In my previous posts I explained how rural communities have been changed by postmodern ideas and people which have moved into rural areas. Rural churches can reach postmodern people by capitalizing on four reliable practices, each of which I deal with in separate blog posts. I already addressed how churches can use technology to promote their own activities to newcomers; how churches can allow outsiders to use their building for various ceremonies; and how the church can more effectively take advantage of their physical location in order to reach people who have moved into their area.
In postmodern society, with fairly easy modifications, many rural churches can remain the social, ceremonial, and physical center of their community. These are the three areas that are relatively easy for a rural church to make adjustments in. Historically, the rural church has also been the philosophical center of rural communities. It is in this area that the rural church will have the greatest struggle. Though the community may have ideologically agreed with the church in previous generations, this is less true today. Increasingly the rural church finds itself out of step with the postmodern worldview of its own community. Rural churches that seek to impact the changing values of their communities will have to do more than just make minor adjustments in the three areas I have already discussed. They are going to have to grapple with the hard philosophical questions of what is actually Biblical and what is just tradition. Churches are going to have to let go of some of their traditions while maintaining fidelity to core Biblical values.
Mainline Protestant churches often chose to respond to the changing culture by essentially adopting the community's growing postmodern values as their own. Thus those churches became more liberal in how they viewed Christian principles and values. Perhaps surprisingly to those congregations, this has seldom drawn the community in and many mainline Protestant churches are still in steep decline. While there may be a variety of reasons for this continued decline, the primary one is that they changed their values but kept their traditions. Perhaps the values themselves were not as much of a problem as the traditions that no longer spoke to society in a relevant way. Many mainline Protestant churches chose to jettison the wrong thing and it has not helped them reach more postmodern people for Christ.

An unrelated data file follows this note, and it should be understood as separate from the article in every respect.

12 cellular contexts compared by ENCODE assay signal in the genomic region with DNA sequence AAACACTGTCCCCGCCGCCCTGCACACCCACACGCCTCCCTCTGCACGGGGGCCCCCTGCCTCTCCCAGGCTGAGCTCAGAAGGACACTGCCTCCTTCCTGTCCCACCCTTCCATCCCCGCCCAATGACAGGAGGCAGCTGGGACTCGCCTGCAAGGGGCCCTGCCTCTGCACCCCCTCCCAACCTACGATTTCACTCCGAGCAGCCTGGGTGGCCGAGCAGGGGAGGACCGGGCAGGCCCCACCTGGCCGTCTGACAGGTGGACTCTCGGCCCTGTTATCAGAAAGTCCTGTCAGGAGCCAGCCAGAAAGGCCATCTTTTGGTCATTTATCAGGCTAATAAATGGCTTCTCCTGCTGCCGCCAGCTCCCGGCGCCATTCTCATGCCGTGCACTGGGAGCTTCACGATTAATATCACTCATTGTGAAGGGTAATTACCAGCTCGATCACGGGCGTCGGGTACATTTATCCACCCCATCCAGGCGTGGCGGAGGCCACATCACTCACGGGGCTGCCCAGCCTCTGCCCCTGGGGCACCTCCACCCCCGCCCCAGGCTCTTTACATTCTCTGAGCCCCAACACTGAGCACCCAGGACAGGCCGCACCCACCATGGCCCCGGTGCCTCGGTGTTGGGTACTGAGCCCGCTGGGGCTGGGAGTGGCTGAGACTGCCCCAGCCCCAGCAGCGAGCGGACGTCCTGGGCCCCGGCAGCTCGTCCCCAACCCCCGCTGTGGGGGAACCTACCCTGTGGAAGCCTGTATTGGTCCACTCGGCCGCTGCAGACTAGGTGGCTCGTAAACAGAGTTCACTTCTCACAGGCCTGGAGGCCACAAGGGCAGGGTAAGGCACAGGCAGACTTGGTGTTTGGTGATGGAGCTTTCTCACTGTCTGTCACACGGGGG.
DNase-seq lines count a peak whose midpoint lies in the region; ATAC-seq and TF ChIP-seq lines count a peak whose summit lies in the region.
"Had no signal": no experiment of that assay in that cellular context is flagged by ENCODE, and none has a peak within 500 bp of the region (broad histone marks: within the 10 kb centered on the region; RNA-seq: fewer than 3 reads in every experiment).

Many conservative Protestant churches have responded to the changing culture with a fortress mentality. These churches are determined to continue to hold to their traditions by keeping the world out. Such churches encase themselves in a spiritual bubble that is rapidly shrinking. Just like their mainline Protestant cousins, these conservative churches refuse to consider any significant change in methodology or practice, even when those methods and practices fail to communicate the Gospel. A number of recent surveys have shown young people are leaving the church at an alarming rate. Researchers vary in the exact numbers, but most agree that between 61% and 88% of young people leave the church after high school and that only 35% return, usually around age 30. Somehow churches are failing to communicate Biblical truth to these young people in an effective way. Rural churches are going to have to learn how to communicate more effectively in order to reach postmodern people for Christ.
Communication is only one issue. How the church is perceived by the postmodern community is also a problem. Often, those who hide inside the fortress assume they are more spiritual than the rest of the community. The community seldom agrees with that assumption and increasingly views the church as self-righteous and irrelevant. If rural churches want to impact their postmodern community, they are going to have to learn to venture out of the fortress and engage people in the community once again. If rural churches fail to engage their community, many of them will not exist in twenty years. Though the decline in conservative Protestant churches is slower than what is being experienced by mainline Protestant churches, the decline is beginning to take its toll. As such congregations age, the decline will begin to accelerate. Rural churches should take action now instead of waiting until they reach the point of no return.
Clearly the fortress mentality adopted by some conservative Protestant churches is not working any better than the mainline Protestant efforts to grow by liberalizing its values. So how can the rural church bridge the philosophical gap between themselves and postmodern people who have moved to their community? I will address this issue with seven specific ideas in my next post.